In naval battles, the short range is a much greater issue, since the enemy's AAA will be much greater, although most torpedo attacks in this mode happen at closer ranges anyway. In turn, the high drop ranges become an even greater asset. To give the enemy as little time as possible to avoid, the Type 91 Model 2 should be dropped as close to the target and the water as possible and at the fastest speed possible, since its initial speed in the air will transfer somewhat to its speed in the water for some distance. Take care though not to drop the torpedo too close to the target, since the torpedo must travel 50 m in the water before its warhead is armed. Be sure to take into account that the torpedo travels a bit in the air before it hits the water.
Pros and cons
- Very good drop speeds and drop altitudes
- Above average maximum speed
- Lowest range of any aerial torpedo
- Below average drop angles
At the time of the Type 91's inception, no aerial torpedo designs existed in Japan. In 1925, Rear Admiral Seiji Naruse, at a time a lieutenant, was promoted to development management officer at Imperial Japanese Navy Technical Department (Kampon) and sent to the United Kingdom to obtain aerial torpedo technology. He returned in 1927 and began development on Japan's first domestic aerial torpedo, the Type 91, with his team, the 91 Association, at Yokosuka Naval Arsenal. A prototype was tested in December 1930, with the Type 91 entering production a year later in December 1931. In 1934, Kampon halted production and development of the Type 91 in favor of an aerial version of the Type 93 torpedo, though designs were impractical and production of the Type 91 continued nonetheless. In 1936, a new version, Type 91 Mod 1, added wooden stabilization fins to the tail fins, which would improve water entry. The torpedo would discard the wooden fins upon entering the water. Type 91 Mod 1 had a diameter of 450 mm, a length of 5.275 m, weighed 784 kg, and carried a 150 kg Type 97 explosive charge. It had a range of 2 km and a speed of 33 knots (80 km/h).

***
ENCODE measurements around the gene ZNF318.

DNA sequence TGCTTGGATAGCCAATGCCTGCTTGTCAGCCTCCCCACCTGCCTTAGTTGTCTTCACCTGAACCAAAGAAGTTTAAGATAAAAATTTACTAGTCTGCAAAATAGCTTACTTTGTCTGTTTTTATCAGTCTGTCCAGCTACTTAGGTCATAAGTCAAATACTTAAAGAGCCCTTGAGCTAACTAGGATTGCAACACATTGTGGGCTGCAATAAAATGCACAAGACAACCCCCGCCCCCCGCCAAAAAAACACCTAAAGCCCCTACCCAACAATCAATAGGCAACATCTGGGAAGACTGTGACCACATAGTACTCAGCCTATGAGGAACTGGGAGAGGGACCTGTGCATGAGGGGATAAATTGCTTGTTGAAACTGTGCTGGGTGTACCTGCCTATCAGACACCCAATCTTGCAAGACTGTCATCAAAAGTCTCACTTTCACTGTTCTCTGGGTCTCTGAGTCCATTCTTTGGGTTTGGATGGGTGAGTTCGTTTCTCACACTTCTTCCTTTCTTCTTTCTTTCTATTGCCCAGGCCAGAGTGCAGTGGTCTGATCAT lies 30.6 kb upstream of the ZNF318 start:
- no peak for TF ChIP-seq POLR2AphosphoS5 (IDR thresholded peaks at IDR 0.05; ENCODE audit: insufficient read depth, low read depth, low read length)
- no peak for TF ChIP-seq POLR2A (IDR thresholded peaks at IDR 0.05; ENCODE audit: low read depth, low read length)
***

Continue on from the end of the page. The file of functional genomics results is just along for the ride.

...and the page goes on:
Type 91 Mod 2 was a strengthened version of Type 91 Mod 1 designed in 1938. Later in August 1941, a modification of Type 91 Mod 2 was developed for use in a planned attack of the US Pacific Fleet at Pearl Harbor. This design featured an advanced anti-rolling system was added that, in the case of rolling, would use torpedo's rudders to steer it back to the neutral position. Unique to the Type 91's anti-rolling system was a system that would deflect the rudders in the opposite direction, countersteer, as it approached the neutral position, slowing its angular velocity, something that no other aerial torpedo at the time had. Entering production and service later that year, Type 91 Mod 2 increased the length to 5.486 m, the weight to 835 kg, and the warhead to 205 kg of Type 97 explosive. The anti-rolling system allowed the Type 91 Mod 2 to be successfully used in water as shallow as 20 m, and they would ultimately be used in the Attack on Pearl Harbor.
Beginning production in 1941, Type 91 Mod 3 was an improvement of the Type 91 Mod 2 that increased the explosive charge to 240 kg of Type 97 explosive, among other minor changes. A version of the Type 91 Mod 3 with a strengthened body called the Type 91 Mod 3 Improved was introduced in 1942. The reinforced structure allowed for it to be dropped at speeds of 555.6 km/h.